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Real estate tax experts

By BayArea follow BayArea   2021 May 26, 7:19pm 301 views   11 comments   watch   nsfw   quote   share    


Hello Patnet,

I’m hoping some of you RE experts can help chime in and provide some guidance on the following situation.

I purchased a home in the Bay Area back in Dec 2020. It was a fixer upper that needed a lot of work, both interior and exterior. The home was in a great city, great neighborhood, and great school district, so I took a chance and was fortunate to have my offer accepted.

I spent 2 full months renovating, and moved in one the third month of ownership. I spent 6-figures on the renovation.

The county assessor came by a couple weeks ago to assess the property. I wasn’t home at the time and my wife asked them to come back at another time.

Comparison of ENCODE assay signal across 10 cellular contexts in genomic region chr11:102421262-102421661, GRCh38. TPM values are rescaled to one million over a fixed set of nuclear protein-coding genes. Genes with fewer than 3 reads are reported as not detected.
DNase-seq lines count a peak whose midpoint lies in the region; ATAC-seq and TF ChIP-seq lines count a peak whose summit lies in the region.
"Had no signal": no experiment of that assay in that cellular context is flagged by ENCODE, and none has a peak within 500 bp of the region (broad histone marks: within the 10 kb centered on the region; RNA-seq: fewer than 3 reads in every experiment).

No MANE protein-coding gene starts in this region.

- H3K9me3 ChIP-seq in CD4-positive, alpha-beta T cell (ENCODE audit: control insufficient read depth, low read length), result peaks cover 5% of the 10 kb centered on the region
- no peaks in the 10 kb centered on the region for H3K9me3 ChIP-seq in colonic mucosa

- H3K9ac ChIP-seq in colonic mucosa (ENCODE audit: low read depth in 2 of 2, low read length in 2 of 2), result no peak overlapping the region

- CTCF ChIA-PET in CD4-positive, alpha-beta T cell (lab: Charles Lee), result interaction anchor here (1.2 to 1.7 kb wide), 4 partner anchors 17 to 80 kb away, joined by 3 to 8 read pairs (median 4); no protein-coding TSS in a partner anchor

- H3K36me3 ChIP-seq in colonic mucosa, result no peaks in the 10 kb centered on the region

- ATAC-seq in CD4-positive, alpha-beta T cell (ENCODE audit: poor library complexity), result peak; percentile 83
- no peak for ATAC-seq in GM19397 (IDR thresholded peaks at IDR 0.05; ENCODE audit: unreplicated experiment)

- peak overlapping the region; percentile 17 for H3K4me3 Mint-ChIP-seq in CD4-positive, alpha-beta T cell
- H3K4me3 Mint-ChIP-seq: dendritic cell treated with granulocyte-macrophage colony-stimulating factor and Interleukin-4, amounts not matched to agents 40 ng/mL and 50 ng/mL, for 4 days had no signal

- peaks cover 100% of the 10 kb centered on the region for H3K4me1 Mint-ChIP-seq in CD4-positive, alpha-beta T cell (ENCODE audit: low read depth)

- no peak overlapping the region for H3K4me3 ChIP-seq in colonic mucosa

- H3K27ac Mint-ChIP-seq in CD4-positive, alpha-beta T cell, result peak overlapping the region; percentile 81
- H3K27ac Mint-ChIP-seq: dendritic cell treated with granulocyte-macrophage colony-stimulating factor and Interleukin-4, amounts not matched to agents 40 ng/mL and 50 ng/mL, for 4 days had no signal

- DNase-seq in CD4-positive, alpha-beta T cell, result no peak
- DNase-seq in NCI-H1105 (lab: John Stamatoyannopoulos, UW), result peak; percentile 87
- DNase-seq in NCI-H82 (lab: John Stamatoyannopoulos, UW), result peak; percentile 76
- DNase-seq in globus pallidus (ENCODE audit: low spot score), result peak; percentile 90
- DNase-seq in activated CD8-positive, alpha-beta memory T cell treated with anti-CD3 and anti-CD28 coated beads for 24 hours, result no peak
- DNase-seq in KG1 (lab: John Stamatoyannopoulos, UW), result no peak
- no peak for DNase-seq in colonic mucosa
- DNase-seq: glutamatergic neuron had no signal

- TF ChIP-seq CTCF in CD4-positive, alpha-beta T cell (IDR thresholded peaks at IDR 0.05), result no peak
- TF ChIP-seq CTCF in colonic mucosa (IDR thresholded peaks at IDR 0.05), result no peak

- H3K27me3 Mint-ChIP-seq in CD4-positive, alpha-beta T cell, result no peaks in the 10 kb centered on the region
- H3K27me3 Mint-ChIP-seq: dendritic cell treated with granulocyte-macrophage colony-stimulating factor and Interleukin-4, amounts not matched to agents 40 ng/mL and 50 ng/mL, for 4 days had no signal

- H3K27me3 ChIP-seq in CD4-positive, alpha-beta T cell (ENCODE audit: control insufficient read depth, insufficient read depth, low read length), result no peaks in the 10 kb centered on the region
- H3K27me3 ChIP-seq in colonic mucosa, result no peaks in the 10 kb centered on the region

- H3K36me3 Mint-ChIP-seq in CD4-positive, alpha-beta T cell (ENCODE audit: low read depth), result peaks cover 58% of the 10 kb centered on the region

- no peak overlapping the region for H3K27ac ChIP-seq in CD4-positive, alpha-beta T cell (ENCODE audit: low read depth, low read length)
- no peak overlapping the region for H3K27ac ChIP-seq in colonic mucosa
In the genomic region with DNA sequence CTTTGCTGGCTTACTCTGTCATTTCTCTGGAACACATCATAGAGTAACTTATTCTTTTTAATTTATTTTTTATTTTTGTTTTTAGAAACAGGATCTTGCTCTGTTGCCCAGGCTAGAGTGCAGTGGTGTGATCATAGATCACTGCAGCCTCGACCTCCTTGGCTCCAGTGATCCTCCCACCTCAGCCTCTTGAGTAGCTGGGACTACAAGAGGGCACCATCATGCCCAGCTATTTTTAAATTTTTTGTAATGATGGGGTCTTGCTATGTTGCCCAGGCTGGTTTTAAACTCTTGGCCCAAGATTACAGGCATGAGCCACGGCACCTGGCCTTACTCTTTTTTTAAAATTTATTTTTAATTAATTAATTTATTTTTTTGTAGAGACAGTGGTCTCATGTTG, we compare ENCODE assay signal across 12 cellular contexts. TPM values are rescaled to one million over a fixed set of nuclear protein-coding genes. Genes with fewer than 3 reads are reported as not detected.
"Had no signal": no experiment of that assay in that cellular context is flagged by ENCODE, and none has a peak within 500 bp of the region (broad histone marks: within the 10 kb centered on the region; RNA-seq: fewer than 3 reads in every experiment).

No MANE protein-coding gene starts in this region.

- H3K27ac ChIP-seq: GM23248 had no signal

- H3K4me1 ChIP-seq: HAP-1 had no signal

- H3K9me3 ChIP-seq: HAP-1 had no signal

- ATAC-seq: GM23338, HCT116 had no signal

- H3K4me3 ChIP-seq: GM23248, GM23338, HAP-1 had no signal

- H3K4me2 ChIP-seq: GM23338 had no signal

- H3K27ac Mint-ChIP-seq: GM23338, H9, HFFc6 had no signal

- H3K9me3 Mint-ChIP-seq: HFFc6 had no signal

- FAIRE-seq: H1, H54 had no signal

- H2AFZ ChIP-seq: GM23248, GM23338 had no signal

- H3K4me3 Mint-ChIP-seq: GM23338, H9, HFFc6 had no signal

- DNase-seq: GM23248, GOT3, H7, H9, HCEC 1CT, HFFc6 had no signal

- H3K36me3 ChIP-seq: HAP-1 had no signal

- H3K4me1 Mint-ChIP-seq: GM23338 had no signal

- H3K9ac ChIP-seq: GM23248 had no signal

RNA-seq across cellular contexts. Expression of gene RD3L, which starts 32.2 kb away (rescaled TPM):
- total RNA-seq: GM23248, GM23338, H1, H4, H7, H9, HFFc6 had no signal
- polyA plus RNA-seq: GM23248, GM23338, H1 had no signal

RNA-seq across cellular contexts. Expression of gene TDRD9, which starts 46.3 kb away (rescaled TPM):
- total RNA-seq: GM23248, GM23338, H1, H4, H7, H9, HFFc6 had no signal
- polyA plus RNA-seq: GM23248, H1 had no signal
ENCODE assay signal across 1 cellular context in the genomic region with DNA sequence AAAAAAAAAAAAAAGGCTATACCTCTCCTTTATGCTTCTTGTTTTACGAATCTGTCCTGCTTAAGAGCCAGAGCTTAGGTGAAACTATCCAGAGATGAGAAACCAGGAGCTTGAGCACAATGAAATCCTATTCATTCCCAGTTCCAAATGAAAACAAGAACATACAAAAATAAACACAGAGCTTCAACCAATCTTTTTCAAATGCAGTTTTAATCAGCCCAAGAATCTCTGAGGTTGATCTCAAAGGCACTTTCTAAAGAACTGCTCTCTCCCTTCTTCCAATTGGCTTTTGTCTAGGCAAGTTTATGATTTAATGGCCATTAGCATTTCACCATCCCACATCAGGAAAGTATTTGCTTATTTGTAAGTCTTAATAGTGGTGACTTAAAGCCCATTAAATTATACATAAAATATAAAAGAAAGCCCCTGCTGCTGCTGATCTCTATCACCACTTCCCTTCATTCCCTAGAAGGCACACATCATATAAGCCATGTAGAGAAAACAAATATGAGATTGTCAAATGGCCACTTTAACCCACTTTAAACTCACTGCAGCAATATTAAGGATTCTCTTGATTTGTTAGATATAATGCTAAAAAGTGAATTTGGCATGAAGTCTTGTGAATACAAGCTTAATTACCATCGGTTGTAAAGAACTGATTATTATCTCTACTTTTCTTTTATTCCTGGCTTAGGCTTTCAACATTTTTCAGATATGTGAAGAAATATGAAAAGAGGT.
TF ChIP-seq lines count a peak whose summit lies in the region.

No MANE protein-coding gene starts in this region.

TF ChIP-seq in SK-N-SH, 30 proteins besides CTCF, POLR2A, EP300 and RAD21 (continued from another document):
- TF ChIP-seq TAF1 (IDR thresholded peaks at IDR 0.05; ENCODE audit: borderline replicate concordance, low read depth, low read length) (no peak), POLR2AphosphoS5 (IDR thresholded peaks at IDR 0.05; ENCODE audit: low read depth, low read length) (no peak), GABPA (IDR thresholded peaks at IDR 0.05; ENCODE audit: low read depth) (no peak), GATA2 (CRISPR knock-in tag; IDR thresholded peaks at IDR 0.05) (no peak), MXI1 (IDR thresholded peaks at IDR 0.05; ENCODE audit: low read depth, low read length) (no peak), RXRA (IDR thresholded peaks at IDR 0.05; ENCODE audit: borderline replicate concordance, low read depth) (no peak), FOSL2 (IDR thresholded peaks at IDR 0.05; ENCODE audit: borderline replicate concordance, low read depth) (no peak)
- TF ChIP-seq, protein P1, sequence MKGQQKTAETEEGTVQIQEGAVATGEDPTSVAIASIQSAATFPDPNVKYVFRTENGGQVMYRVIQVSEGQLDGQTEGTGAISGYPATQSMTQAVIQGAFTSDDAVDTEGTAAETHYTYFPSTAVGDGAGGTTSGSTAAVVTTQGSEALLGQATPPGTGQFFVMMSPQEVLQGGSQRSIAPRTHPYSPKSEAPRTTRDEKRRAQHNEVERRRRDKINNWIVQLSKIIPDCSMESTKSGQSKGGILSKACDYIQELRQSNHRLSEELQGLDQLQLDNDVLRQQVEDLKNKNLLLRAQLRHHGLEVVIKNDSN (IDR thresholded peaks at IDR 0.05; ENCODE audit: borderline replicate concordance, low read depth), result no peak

They never came back and this week I received a letter from the county assessor saying that my property was assessed 11% higher than the selling price.

I’m trying to wrap my head around this. It seems criminal. They assessed 5-mo after my home purchase, after renovation, and after 5-mo time we have been in aggressive housing ramp.

I need to fight back on this. I’m just starting to research but wanted to first check with the experts on PatNet for any recommendations or guidance. Please help, thank you.
1   HunterTits   ignore (4)   2021 May 26, 7:36pm     ↓ dislike (0)   quote   flag      

BayArea says
I’m trying to wrap my head around this. It seems criminal. They assessed 5-mo after my home purchase, after renovation, and after 5-mo time we have been in aggressive housing ramp.